The MYSTerious MOZ, a Histone Acetyltransferase with a Key Role in Haematopoiesis.
AffiliationCancer Research UK Stem Cell Biology Group, Paterson Institute for Cancer Research, The University of Manchester, Wilmslow road, M20 4BX, UK.
MetadataShow full item record
AbstractCells of the immune system are generated from multipotent haematopoietic stem cells (HSCs) through an elaborated process of differentiation. Self-renewal of the HSC and a tightly controlled differentiation are therefore vital to replenish the blood and immune system throughout the lifespan of an organism. HSCs proliferation, as well as the successive stages of differentiation into more committed progenitors, are regulated at the transcriptional level through epigenetic modifications. These modifications include DNA methylation, histone modifications (such as acetylation, methylation, phosphorylation, SUMOylation and ubiquitylation) and chromatin remodeling. The enzymes responsible for these chromatin modifications are therefore critical for normal blood and immune system homeostasis. The finding that these chromatin modifiers are common targets of mutations or translocations in leukaemia further highlights their functional requirements. © 2013 The Paterson Institute for Cancer Research Immunology © 2013 Blackwell Publishing Ltd.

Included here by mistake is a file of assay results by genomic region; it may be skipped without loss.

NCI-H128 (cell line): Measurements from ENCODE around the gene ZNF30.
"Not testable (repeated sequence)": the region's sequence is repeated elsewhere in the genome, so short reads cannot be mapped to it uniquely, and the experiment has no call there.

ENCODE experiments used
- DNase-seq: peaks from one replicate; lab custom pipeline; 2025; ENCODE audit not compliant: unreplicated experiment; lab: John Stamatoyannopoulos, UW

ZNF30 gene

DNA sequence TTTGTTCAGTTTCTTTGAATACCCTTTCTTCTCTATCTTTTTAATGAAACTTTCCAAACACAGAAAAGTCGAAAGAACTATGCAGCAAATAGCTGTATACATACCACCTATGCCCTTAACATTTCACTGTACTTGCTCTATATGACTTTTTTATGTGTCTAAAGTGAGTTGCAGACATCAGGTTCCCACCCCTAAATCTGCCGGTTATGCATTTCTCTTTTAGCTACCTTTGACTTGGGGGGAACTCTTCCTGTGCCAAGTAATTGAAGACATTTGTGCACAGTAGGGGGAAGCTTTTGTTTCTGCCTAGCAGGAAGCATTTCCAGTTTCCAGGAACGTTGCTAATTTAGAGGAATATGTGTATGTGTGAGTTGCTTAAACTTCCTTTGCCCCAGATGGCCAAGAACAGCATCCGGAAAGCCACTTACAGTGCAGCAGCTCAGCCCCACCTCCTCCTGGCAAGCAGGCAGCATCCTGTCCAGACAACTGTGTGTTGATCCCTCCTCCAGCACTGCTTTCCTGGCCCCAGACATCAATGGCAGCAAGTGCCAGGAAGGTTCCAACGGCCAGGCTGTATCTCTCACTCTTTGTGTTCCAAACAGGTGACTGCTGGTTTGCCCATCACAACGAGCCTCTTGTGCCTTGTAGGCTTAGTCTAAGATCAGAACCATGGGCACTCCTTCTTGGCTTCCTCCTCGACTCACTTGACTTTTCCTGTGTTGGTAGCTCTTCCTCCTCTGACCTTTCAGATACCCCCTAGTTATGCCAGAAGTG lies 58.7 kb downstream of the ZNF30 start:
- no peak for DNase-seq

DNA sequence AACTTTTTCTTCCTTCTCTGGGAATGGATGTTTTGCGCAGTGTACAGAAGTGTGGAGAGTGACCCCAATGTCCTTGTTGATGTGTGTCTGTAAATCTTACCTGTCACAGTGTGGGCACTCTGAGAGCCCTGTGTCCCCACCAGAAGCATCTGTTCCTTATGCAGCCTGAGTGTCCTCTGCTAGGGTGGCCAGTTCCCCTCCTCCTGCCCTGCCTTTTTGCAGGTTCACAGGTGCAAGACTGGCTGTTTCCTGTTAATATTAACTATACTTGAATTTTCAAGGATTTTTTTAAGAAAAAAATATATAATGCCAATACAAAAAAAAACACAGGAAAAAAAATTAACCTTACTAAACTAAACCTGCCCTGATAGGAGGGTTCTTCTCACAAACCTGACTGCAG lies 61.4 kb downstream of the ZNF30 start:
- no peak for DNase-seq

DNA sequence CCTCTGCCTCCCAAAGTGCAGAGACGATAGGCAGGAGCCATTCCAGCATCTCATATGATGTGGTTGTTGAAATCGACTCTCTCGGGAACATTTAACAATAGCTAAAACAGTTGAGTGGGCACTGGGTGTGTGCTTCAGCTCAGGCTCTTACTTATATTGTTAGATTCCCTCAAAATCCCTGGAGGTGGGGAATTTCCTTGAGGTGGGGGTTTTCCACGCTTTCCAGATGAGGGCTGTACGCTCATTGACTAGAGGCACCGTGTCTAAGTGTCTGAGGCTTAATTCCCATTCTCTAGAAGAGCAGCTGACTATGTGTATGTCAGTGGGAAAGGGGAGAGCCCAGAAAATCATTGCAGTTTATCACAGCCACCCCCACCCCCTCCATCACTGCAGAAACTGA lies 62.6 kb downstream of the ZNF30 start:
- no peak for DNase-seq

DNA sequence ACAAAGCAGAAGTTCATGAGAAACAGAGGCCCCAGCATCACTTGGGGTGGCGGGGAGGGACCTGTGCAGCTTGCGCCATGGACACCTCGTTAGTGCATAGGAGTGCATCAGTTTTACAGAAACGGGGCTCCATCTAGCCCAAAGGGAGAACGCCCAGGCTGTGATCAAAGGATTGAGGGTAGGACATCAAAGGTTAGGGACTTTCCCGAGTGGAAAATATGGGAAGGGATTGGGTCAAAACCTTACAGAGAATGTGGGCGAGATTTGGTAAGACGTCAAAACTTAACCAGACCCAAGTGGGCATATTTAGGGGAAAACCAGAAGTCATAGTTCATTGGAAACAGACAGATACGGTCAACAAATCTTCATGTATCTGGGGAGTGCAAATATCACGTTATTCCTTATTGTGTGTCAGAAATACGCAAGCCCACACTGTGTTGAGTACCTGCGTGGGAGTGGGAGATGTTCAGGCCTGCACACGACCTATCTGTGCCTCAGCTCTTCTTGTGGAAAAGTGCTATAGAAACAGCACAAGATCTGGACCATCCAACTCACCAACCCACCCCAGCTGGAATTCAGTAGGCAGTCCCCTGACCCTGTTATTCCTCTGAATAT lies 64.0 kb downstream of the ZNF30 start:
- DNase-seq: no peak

CitationThe MYSTerious MOZ, a Histone Acetyltransferase with a Key Role in Haematopoiesis. 2013: Immunology